I was amused, in reading Judge Bates' Khan opinion just now, to run across the judge's account of the scope of the government's detention authority--amused because the New York Times this morning editorialized that holding people in prolonged military detention is "certainly illegal." The editorial writer didn't bother to cite any legal authority for this bald claim; that's not altogether surprising since none exists. Still, it's worth considering how an actual judge who has to follow actual law described the matter. Judge Bates' description would, I suspect, surprise the naive reader of the Times editorial:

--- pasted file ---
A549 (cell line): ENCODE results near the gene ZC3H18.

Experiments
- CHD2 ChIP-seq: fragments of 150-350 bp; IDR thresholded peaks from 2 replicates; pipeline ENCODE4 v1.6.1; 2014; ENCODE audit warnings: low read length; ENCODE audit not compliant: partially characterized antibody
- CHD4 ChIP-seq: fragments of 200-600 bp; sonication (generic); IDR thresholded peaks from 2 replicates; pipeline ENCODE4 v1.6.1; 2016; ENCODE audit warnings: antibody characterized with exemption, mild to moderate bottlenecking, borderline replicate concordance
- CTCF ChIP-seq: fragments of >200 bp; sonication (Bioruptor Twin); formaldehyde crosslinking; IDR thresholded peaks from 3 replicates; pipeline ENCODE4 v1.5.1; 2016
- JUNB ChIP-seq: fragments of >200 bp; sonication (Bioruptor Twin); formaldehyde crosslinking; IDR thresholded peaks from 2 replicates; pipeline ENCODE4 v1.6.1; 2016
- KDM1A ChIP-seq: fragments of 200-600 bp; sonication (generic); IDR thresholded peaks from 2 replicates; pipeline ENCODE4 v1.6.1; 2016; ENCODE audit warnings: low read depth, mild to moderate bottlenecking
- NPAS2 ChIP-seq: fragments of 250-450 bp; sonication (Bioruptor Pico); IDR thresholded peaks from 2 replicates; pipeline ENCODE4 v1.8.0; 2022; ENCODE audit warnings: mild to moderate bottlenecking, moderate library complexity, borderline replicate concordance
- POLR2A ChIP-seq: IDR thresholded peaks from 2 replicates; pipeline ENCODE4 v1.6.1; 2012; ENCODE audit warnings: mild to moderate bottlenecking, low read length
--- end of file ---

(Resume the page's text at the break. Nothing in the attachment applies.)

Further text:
The AUMF authorizes the President to "use all necessary and appropriate force against those nations, organizations, or persons he determines planned, authorized, committed, or aided the terrorist attacks that occurred on September 11, 2001." AUMF, § 2(a). Such "necessary and appropriate force" includes the power to detain combatants subject to such force. See Hamdi v. Rumsfeld, 542 U.S. 507, 519 (2004) (plurality opinion); AI-Bihani v. Obama, 590 F.3d 866, 872 (D.C. Cir. 2010) [hereinafter AI-Bihani II]. The scope ofthis power is broad: the government may detain any individual "engaged in hostilities ... against the United States," who "purposefully and materially supported hostilities against the United States or its coalition partners," or who "is part of the Taliban, al-Qaida, or associated forces." Al-Bihani II, 590 F.3d at 871-72; see also Hamlily v. Obama, 616 F. Supp. 2d 63,75 (D.D.C. 2009)."[T]here are no settled criteria," for determining who is "part of" the Taliban, al-Qaida, or an associated force. Hamlily, 616 F. Supp. 2d at 75; accord Bensayah v. Obama 610 F.3d 718, 725 (D.C. Cir. 2010). "That determination must be made on a case-by-case basis by using a functional rather than formal approach and by focusing on the actions of the individual in relation to the organization." Bensayah, 610 F.3d at 725; accord Hamlily, 616 F. Supp. 2d at 75. The Court must consider the totality of the evidence to assess the individual's relationship with the organization. See Naji al Warafi v. Obama, ---F. Supp. 2d ----, 2010 WL 1404001, at *4 (D.D.C.2010). But being "part of" the Taliban, al-Qaida, or an associated force requires "some level of knowledge or intent." Hamlily, 616 F. Supp. 2d at 75; see also Bensayah, 610 F.3d at 725 ("purely independent conduct of a freelancer is not enough" to demonstrate an individual was "part of" an organization.).